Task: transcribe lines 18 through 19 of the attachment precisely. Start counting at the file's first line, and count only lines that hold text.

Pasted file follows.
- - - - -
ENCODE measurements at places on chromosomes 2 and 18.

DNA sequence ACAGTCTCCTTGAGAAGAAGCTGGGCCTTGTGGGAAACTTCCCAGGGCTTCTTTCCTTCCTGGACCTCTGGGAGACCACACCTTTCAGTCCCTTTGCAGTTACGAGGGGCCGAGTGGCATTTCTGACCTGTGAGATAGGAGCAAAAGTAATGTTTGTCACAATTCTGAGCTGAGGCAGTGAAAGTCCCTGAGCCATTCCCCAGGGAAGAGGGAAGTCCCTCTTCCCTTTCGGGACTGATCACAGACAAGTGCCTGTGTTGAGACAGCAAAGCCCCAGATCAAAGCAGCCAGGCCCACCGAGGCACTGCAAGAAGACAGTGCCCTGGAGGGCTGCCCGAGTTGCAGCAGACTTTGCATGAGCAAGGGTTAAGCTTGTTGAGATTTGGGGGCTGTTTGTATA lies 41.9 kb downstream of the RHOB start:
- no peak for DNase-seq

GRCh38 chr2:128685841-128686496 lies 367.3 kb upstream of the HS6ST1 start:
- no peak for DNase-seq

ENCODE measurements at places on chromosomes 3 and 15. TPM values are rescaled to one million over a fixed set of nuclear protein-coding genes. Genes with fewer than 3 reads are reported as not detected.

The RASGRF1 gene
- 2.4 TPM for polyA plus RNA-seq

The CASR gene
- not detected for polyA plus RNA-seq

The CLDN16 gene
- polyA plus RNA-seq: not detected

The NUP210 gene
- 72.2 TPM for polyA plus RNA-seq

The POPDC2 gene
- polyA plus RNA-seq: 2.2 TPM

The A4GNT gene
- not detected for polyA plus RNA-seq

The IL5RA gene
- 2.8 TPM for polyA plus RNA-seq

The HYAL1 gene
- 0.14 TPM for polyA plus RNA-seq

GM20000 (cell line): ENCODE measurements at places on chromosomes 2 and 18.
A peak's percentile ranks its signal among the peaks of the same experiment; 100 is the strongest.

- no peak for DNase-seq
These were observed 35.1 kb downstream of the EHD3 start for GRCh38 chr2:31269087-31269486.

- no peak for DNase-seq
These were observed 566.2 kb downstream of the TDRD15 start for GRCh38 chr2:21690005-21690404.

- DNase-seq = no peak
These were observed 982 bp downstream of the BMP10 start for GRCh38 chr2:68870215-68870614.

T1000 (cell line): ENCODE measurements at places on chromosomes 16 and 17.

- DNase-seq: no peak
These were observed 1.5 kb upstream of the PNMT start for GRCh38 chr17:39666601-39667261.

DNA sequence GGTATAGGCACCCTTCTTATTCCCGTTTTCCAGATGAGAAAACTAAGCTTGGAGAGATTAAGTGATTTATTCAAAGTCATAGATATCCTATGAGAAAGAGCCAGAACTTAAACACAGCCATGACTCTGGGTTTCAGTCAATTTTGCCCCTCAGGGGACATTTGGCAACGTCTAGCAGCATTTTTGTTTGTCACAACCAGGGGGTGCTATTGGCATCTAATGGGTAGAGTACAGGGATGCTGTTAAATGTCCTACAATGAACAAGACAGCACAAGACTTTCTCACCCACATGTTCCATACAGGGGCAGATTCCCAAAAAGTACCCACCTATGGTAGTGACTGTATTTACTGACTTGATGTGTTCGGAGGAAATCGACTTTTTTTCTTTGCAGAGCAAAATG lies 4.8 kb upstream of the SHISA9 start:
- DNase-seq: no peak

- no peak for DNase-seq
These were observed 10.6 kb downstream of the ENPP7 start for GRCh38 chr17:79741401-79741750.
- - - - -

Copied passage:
- not detected for polyA plus RNA-seq

The IL5RA gene